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Adobe chief dodges questions over pricing

Ben Grubb | Feb. 14, 2013
Adobe's global chief executive has been forced to defend why his company charges Australians $1800 more for some its software when compared with what it charges in the US.

Shantanu Narayen, president and chief executive officer of Adobe.

Shantanu Narayen, president and CEO of Adobe. Photo: Bloomberg

It's cheaper to fly to the United States and back to buy some of Adobe's software there than it is to buy it in Australia. But that doesn't appear to faze Adobe's global chief executive Shantanu Narayen, who was forced to defend why his company charges Australians $1800 more for some its software when compared with what it charges for the same software in the US.

Mr Narayen was in Sydney on Thursday to open a new Adobe office alongside Communications Minister Stephen Conroy and NSW Premier Barry O'Farrell, which will be home to about 200 Adobe employees.

But the main question journalists wanted Mr Narayen to answer was why his company continued to gouge Australians when charging for some of its products. As recently pointed out by technology website Gizmodo, in one instance it's actually cheaper to fly to the US and back than to buy a product from Adobe on Australian soil.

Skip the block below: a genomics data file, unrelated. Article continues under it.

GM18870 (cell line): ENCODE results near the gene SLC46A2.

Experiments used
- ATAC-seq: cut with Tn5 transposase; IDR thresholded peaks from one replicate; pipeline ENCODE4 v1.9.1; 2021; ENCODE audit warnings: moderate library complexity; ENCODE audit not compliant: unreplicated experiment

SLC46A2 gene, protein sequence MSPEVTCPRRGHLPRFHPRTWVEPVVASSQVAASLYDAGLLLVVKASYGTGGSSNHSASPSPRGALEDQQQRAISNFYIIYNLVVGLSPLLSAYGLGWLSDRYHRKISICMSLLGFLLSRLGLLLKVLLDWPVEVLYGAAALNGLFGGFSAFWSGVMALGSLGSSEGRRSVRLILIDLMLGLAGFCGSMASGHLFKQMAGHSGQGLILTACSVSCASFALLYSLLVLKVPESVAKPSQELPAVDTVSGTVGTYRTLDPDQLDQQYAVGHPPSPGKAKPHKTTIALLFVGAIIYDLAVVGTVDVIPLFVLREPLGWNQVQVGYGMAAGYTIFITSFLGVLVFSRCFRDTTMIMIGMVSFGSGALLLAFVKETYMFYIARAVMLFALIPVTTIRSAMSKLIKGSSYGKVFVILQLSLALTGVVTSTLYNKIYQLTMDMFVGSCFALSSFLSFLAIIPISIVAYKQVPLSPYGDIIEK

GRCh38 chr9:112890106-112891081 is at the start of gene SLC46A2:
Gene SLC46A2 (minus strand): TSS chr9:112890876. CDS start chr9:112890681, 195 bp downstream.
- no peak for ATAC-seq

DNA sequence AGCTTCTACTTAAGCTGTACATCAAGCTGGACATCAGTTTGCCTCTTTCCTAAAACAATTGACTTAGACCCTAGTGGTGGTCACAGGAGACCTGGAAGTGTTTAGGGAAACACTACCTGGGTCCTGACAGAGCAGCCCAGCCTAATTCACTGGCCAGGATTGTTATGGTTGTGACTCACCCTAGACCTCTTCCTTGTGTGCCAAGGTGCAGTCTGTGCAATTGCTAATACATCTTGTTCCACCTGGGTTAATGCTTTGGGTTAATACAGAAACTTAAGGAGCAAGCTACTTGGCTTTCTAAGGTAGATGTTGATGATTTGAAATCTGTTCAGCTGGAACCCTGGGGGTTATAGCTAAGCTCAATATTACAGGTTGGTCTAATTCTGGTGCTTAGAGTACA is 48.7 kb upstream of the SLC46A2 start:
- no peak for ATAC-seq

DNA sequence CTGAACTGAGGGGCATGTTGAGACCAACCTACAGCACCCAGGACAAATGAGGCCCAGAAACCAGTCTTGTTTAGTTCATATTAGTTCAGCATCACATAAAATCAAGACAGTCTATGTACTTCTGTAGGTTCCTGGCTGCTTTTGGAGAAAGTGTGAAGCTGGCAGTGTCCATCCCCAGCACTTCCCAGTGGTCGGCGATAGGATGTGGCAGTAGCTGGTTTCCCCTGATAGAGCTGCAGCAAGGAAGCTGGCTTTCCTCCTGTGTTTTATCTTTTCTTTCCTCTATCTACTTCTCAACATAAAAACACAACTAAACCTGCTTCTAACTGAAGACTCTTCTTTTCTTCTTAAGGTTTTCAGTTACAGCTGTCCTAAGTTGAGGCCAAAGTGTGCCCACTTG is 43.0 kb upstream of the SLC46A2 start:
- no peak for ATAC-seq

Adobe's Creative Suite Master 6 Collection, which in Australia costs $4334, carries a price of $US2599 ($A2509) in the US, leaving a price disparity of about $A1825.

"It's still cheaper to fly from here in Sydney to Los Angeles, buy it there, and come home. By doing that I'd save $601, and I'd get Virgin Australia frequent flyer points, too," wrote Gizmodo Australia's Luke Hopewell.

Before answering questions, Mr Narayen predicted price disparity would become a topic of interest among journalists asking questions, and tried to avoid the topic by repeatedly saying that the future of Adobe was a move to cloud-based products instead of something you have to install on your computer.

On Wednesday, Adobe announced a price reduction in Australia to its cloud-based products, but came under fire from consumer advocates for not cutting the prices of other software that can be installed on computers.

Mr Narayen said before questions were asked that some of the recent announcements Adobe had made on pricing of cloud-based product were about continuing "rapid adoption" of that particular product.

He said cloud was where Adobe saw the future of its Creative Suite products, adding that Adobe was using Australia as the first region in which the company had conducted "effective sort of pricing studies".

 

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